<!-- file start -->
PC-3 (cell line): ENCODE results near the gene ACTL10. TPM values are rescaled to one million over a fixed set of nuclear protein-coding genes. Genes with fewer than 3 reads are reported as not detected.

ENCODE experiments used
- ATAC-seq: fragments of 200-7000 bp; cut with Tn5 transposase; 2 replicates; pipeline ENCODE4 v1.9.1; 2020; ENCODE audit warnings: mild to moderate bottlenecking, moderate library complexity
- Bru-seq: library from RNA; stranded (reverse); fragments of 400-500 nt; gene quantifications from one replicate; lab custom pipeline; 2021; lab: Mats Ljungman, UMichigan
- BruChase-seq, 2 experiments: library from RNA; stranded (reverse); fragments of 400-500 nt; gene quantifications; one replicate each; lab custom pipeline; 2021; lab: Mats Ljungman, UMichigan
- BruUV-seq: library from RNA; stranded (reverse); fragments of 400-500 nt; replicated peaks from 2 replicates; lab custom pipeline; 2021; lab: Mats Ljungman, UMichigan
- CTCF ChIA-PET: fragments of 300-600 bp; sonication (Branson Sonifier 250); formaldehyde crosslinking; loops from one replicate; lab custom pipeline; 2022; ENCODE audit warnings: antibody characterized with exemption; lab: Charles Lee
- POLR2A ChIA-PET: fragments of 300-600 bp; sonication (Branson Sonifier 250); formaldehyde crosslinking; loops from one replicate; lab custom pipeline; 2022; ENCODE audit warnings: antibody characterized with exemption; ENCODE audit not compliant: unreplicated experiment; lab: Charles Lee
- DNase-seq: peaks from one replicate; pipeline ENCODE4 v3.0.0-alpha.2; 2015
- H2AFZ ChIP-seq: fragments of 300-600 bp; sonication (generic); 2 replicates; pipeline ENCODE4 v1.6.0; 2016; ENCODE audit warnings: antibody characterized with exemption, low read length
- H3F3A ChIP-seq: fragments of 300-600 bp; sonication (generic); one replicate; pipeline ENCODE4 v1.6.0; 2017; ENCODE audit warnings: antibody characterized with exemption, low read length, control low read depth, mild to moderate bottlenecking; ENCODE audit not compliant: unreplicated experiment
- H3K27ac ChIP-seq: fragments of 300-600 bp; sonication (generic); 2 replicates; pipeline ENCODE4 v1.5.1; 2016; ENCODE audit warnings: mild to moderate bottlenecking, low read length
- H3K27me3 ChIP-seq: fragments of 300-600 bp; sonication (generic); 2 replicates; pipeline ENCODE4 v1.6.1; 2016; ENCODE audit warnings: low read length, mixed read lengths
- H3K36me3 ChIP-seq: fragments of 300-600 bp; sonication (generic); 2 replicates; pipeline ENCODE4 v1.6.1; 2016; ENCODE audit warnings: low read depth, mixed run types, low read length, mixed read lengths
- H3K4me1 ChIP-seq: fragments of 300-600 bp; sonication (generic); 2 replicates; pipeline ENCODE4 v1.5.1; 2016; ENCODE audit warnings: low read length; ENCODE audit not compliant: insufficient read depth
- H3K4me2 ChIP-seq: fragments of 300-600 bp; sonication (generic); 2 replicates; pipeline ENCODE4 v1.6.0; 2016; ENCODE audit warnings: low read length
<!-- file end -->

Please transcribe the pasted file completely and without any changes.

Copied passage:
PC-3 (cell line): ENCODE results near the gene ACTL10. TPM values are rescaled to one million over a fixed set of nuclear protein-coding genes. Genes with fewer than 3 reads are reported as not detected.

ENCODE experiments used
- ATAC-seq: fragments of 200-7000 bp; cut with Tn5 transposase; 2 replicates; pipeline ENCODE4 v1.9.1; 2020; ENCODE audit warnings: mild to moderate bottlenecking, moderate library complexity
- Bru-seq: library from RNA; stranded (reverse); fragments of 400-500 nt; gene quantifications from one replicate; lab custom pipeline; 2021; lab: Mats Ljungman, UMichigan
- BruChase-seq, 2 experiments: library from RNA; stranded (reverse); fragments of 400-500 nt; gene quantifications; one replicate each; lab custom pipeline; 2021; lab: Mats Ljungman, UMichigan
- BruUV-seq: library from RNA; stranded (reverse); fragments of 400-500 nt; replicated peaks from 2 replicates; lab custom pipeline; 2021; lab: Mats Ljungman, UMichigan
- CTCF ChIA-PET: fragments of 300-600 bp; sonication (Branson Sonifier 250); formaldehyde crosslinking; loops from one replicate; lab custom pipeline; 2022; ENCODE audit warnings: antibody characterized with exemption; lab: Charles Lee
- POLR2A ChIA-PET: fragments of 300-600 bp; sonication (Branson Sonifier 250); formaldehyde crosslinking; loops from one replicate; lab custom pipeline; 2022; ENCODE audit warnings: antibody characterized with exemption; ENCODE audit not compliant: unreplicated experiment; lab: Charles Lee
- DNase-seq: peaks from one replicate; pipeline ENCODE4 v3.0.0-alpha.2; 2015
- H2AFZ ChIP-seq: fragments of 300-600 bp; sonication (generic); 2 replicates; pipeline ENCODE4 v1.6.0; 2016; ENCODE audit warnings: antibody characterized with exemption, low read length
- H3F3A ChIP-seq: fragments of 300-600 bp; sonication (generic); one replicate; pipeline ENCODE4 v1.6.0; 2017; ENCODE audit warnings: antibody characterized with exemption, low read length, control low read depth, mild to moderate bottlenecking; ENCODE audit not compliant: unreplicated experiment
- H3K27ac ChIP-seq: fragments of 300-600 bp; sonication (generic); 2 replicates; pipeline ENCODE4 v1.5.1; 2016; ENCODE audit warnings: mild to moderate bottlenecking, low read length
- H3K27me3 ChIP-seq: fragments of 300-600 bp; sonication (generic); 2 replicates; pipeline ENCODE4 v1.6.1; 2016; ENCODE audit warnings: low read length, mixed read lengths
- H3K36me3 ChIP-seq: fragments of 300-600 bp; sonication (generic); 2 replicates; pipeline ENCODE4 v1.6.1; 2016; ENCODE audit warnings: low read depth, mixed run types, low read length, mixed read lengths
- H3K4me1 ChIP-seq: fragments of 300-600 bp; sonication (generic); 2 replicates; pipeline ENCODE4 v1.5.1; 2016; ENCODE audit warnings: low read length; ENCODE audit not compliant: insufficient read depth
- H3K4me2 ChIP-seq: fragments of 300-600 bp; sonication (generic); 2 replicates; pipeline ENCODE4 v1.6.0; 2016; ENCODE audit warnings: low read length